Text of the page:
Quantitative data synthesis: subclinical hyperthyroidism

Seven cohorts compared mortality from all causes among participants with subclinical hyperthyroidism (Fig. 2) (55, 56, 58, 60, 61, 62, 63). According to the data in the individual cohorts, the HR for all-cause mortality ranged from 0.84 to 2.22. In six cohorts, the HR was greater than unity, with 95% CIs excluding unity in only one of these cohorts (55). In this cohort, 1 out of 71 participants with suppressed TSH had a high fT4 level, and 3 participants developed overt hyperthyroidism 2, 3, and 4 years after inclusion, none of whom died (55).

Figure 2
Figure 2

Random-effects meta-analysis for the primary outcome of interest (hazard ratio for mortality from all causes) for patients with subclinical hyperthyroidism. The dashed line is the pooled hazard ratio and the solid line is the null effect. The size of the circle corresponds to the weight of the study. In the Parle et al. study (55), 1 out of 71 participants with suppressed TSH had a high fT4 level and 3 participants developed overt hyperthyroidism 2, 3, and 4 years after inclusion, none of whom died (55).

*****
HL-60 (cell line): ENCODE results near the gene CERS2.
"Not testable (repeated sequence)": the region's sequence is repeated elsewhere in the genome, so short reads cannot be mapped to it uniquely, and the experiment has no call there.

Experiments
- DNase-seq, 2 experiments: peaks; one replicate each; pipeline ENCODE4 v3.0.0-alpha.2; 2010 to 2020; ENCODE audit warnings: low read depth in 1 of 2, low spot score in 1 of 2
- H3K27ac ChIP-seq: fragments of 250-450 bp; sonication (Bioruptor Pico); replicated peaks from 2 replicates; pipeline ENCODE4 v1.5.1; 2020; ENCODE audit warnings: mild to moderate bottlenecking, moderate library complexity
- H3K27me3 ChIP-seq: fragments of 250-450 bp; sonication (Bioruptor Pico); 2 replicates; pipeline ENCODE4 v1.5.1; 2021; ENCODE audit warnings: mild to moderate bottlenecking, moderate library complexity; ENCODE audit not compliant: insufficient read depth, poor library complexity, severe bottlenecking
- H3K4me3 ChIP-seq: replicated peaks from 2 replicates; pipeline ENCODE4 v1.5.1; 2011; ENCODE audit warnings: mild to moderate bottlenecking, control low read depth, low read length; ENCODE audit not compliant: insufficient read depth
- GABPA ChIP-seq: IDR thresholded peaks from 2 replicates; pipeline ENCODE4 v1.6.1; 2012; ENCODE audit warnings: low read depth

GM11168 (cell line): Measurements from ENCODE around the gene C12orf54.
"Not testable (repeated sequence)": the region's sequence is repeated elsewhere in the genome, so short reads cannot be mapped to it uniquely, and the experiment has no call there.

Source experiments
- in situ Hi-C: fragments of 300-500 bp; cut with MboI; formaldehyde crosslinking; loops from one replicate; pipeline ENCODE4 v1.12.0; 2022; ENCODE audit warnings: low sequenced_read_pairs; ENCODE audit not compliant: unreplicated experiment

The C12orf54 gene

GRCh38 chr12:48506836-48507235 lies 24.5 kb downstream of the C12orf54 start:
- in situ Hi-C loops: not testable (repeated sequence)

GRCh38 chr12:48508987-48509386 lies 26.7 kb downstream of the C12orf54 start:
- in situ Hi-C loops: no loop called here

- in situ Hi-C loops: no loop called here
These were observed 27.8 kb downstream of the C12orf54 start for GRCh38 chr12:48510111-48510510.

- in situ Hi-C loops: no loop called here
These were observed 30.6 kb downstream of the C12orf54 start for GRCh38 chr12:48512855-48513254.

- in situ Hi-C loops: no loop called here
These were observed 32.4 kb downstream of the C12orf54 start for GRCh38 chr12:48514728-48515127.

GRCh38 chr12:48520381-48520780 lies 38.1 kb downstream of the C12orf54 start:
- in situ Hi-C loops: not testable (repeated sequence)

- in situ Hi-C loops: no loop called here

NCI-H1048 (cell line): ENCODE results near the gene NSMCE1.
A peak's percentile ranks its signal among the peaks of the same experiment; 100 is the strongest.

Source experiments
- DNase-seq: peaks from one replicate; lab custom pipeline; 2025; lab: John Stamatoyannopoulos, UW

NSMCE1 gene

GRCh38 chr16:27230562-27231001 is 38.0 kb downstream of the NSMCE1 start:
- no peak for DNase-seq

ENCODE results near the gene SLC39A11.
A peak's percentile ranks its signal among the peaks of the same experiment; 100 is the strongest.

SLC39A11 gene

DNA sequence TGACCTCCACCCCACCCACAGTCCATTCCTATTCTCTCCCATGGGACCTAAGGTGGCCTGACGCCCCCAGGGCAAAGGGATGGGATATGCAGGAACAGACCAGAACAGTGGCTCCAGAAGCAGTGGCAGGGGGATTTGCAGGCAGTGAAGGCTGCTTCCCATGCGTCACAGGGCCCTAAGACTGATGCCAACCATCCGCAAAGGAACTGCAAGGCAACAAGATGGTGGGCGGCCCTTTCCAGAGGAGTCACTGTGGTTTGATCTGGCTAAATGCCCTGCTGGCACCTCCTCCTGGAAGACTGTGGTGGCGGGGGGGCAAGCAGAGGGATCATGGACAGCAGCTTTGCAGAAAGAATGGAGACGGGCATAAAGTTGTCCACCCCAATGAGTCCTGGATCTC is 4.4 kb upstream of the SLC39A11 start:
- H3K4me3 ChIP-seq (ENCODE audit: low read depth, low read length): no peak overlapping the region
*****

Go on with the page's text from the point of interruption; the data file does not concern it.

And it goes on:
Citation: European Journal of Endocrinology 159, 3; 10.1530/EJE-08-0110

Using a DerSimonian and Laird random-effects model, the pooled summary HR for all-cause mortality was 1.41 (95% CI, 1.12–1.79; P=0.004).

No important heterogeneity was demonstrated between the studies (Q test P=0.39; I2=4.6%). Accordingly, none of the predefined categorical and meta-regression sensitivity analyses was statistically significant (data not shown). Interestingly, the pooled HRs for studies using a single baseline assessment or repeated testing of thyroid function were 1.10 (95% CI, 0.76–1.58; three studies; I2=0%) (56, 57, 62) and 1.65 (95% CI 1.24–2.20; four studies; I2=0%) (55, 58, 59, 60, 61, 63) respectively, with a P value of 0.09 for between group variation.